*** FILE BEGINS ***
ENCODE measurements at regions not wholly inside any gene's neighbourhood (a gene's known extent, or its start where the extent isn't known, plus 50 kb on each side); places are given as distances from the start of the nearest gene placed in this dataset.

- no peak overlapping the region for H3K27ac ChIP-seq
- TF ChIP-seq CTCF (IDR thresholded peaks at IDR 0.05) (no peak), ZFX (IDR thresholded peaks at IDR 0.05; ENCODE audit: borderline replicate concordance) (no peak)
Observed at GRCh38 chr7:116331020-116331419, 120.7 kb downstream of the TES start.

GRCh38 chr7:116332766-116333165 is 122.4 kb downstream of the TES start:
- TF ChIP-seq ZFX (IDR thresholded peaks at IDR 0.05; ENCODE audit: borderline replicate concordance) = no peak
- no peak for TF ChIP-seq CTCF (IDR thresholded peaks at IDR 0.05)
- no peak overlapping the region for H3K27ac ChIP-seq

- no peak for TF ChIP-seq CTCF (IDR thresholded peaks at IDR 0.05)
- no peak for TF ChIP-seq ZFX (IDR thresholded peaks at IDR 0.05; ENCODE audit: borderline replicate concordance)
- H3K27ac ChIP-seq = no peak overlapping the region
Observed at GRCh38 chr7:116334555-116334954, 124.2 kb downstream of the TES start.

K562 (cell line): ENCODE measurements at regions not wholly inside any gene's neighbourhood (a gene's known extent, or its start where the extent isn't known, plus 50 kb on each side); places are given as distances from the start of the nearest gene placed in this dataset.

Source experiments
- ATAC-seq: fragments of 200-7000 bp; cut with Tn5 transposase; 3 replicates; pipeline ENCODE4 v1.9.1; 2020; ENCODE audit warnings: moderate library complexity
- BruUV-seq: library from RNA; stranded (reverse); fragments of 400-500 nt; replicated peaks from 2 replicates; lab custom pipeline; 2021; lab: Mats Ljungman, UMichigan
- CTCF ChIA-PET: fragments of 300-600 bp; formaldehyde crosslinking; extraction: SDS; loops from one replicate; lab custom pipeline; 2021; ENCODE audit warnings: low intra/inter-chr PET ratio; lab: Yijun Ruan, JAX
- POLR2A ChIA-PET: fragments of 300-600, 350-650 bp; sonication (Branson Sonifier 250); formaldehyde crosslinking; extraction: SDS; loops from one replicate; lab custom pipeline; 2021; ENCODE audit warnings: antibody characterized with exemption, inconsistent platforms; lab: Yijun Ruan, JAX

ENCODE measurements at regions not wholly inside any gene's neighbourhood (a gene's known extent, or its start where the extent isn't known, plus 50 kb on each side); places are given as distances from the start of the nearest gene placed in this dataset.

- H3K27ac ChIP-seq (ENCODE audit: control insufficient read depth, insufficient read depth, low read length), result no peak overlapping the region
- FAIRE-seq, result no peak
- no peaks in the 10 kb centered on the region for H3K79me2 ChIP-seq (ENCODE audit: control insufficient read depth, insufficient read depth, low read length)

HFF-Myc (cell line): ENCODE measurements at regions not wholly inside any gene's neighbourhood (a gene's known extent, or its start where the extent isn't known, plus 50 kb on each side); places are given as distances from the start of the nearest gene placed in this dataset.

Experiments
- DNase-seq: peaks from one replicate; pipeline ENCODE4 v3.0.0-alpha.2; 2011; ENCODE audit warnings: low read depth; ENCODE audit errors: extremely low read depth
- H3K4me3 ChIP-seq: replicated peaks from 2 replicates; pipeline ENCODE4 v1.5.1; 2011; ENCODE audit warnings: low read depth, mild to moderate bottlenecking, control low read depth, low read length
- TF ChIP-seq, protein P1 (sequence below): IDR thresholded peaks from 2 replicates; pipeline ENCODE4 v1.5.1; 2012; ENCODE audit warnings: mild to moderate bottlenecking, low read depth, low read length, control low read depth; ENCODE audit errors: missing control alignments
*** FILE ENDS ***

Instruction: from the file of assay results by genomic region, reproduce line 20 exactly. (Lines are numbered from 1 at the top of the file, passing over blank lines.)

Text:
- H3K27ac ChIP-seq (ENCODE audit: control insufficient read depth, insufficient read depth, low read length), result no peak overlapping the region